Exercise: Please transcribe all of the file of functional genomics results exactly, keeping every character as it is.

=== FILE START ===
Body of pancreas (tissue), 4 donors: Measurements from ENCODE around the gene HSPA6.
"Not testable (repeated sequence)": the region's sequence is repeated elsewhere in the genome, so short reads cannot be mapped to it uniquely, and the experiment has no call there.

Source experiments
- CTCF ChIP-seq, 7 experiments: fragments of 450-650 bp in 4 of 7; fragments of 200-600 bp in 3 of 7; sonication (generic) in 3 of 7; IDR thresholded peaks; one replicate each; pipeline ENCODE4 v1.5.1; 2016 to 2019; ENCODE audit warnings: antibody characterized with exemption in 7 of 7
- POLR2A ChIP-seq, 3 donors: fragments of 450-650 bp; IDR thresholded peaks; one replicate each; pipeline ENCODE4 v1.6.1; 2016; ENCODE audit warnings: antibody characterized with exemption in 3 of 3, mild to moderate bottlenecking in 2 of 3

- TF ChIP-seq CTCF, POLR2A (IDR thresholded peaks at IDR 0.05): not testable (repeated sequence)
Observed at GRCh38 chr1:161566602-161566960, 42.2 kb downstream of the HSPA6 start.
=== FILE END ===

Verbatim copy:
Body of pancreas (tissue), 4 donors: Measurements from ENCODE around the gene HSPA6.
"Not testable (repeated sequence)": the region's sequence is repeated elsewhere in the genome, so short reads cannot be mapped to it uniquely, and the experiment has no call there.

Source experiments
- CTCF ChIP-seq, 7 experiments: fragments of 450-650 bp in 4 of 7; fragments of 200-600 bp in 3 of 7; sonication (generic) in 3 of 7; IDR thresholded peaks; one replicate each; pipeline ENCODE4 v1.5.1; 2016 to 2019; ENCODE audit warnings: antibody characterized with exemption in 7 of 7
- POLR2A ChIP-seq, 3 donors: fragments of 450-650 bp; IDR thresholded peaks; one replicate each; pipeline ENCODE4 v1.6.1; 2016; ENCODE audit warnings: antibody characterized with exemption in 3 of 3, mild to moderate bottlenecking in 2 of 3

- TF ChIP-seq CTCF, POLR2A (IDR thresholded peaks at IDR 0.05): not testable (repeated sequence)
Observed at GRCh38 chr1:161566602-161566960, 42.2 kb downstream of the HSPA6 start.